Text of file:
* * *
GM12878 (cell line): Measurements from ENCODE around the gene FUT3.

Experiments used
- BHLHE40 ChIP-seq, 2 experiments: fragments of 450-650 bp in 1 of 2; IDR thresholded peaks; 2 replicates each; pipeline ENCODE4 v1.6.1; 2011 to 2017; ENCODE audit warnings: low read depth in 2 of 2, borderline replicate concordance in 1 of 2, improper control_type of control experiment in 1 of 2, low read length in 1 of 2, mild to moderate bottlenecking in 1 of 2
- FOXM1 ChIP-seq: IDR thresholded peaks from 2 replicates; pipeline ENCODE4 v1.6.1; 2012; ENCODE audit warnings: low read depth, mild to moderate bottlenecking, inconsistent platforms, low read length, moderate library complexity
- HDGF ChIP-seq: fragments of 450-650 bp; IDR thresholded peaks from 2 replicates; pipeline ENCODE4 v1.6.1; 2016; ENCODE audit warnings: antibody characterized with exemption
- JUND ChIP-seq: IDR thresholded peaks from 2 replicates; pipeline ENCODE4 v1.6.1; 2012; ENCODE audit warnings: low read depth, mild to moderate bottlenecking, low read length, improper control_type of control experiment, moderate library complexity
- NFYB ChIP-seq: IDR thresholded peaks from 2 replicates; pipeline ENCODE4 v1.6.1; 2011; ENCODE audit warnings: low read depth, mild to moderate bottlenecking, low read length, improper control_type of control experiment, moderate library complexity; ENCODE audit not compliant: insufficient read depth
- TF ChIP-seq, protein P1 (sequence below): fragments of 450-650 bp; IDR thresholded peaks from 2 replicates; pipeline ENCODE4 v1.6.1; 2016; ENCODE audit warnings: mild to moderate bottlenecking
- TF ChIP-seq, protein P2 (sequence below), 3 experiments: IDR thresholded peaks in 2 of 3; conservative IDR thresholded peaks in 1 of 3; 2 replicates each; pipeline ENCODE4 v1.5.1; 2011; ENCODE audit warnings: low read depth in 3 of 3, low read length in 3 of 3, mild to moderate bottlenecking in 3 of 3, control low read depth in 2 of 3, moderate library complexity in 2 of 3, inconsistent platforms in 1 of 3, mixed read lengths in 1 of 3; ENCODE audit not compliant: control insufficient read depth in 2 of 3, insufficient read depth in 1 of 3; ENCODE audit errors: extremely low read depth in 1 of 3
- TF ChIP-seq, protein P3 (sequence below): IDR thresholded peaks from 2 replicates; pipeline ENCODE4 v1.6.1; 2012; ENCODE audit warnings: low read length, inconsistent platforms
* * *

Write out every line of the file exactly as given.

GM12878 (cell line): Measurements from ENCODE around the gene FUT3.

Experiments used
- BHLHE40 ChIP-seq, 2 experiments: fragments of 450-650 bp in 1 of 2; IDR thresholded peaks; 2 replicates each; pipeline ENCODE4 v1.6.1; 2011 to 2017; ENCODE audit warnings: low read depth in 2 of 2, borderline replicate concordance in 1 of 2, improper control_type of control experiment in 1 of 2, low read length in 1 of 2, mild to moderate bottlenecking in 1 of 2
- FOXM1 ChIP-seq: IDR thresholded peaks from 2 replicates; pipeline ENCODE4 v1.6.1; 2012; ENCODE audit warnings: low read depth, mild to moderate bottlenecking, inconsistent platforms, low read length, moderate library complexity
- HDGF ChIP-seq: fragments of 450-650 bp; IDR thresholded peaks from 2 replicates; pipeline ENCODE4 v1.6.1; 2016; ENCODE audit warnings: antibody characterized with exemption
- JUND ChIP-seq: IDR thresholded peaks from 2 replicates; pipeline ENCODE4 v1.6.1; 2012; ENCODE audit warnings: low read depth, mild to moderate bottlenecking, low read length, improper control_type of control experiment, moderate library complexity
- NFYB ChIP-seq: IDR thresholded peaks from 2 replicates; pipeline ENCODE4 v1.6.1; 2011; ENCODE audit warnings: low read depth, mild to moderate bottlenecking, low read length, improper control_type of control experiment, moderate library complexity; ENCODE audit not compliant: insufficient read depth
- TF ChIP-seq, protein P1 (sequence below): fragments of 450-650 bp; IDR thresholded peaks from 2 replicates; pipeline ENCODE4 v1.6.1; 2016; ENCODE audit warnings: mild to moderate bottlenecking
- TF ChIP-seq, protein P2 (sequence below), 3 experiments: IDR thresholded peaks in 2 of 3; conservative IDR thresholded peaks in 1 of 3; 2 replicates each; pipeline ENCODE4 v1.5.1; 2011; ENCODE audit warnings: low read depth in 3 of 3, low read length in 3 of 3, mild to moderate bottlenecking in 3 of 3, control low read depth in 2 of 3, moderate library complexity in 2 of 3, inconsistent platforms in 1 of 3, mixed read lengths in 1 of 3; ENCODE audit not compliant: control insufficient read depth in 2 of 3, insufficient read depth in 1 of 3; ENCODE audit errors: extremely low read depth in 1 of 3
- TF ChIP-seq, protein P3 (sequence below): IDR thresholded peaks from 2 replicates; pipeline ENCODE4 v1.6.1; 2012; ENCODE audit warnings: low read length, inconsistent platforms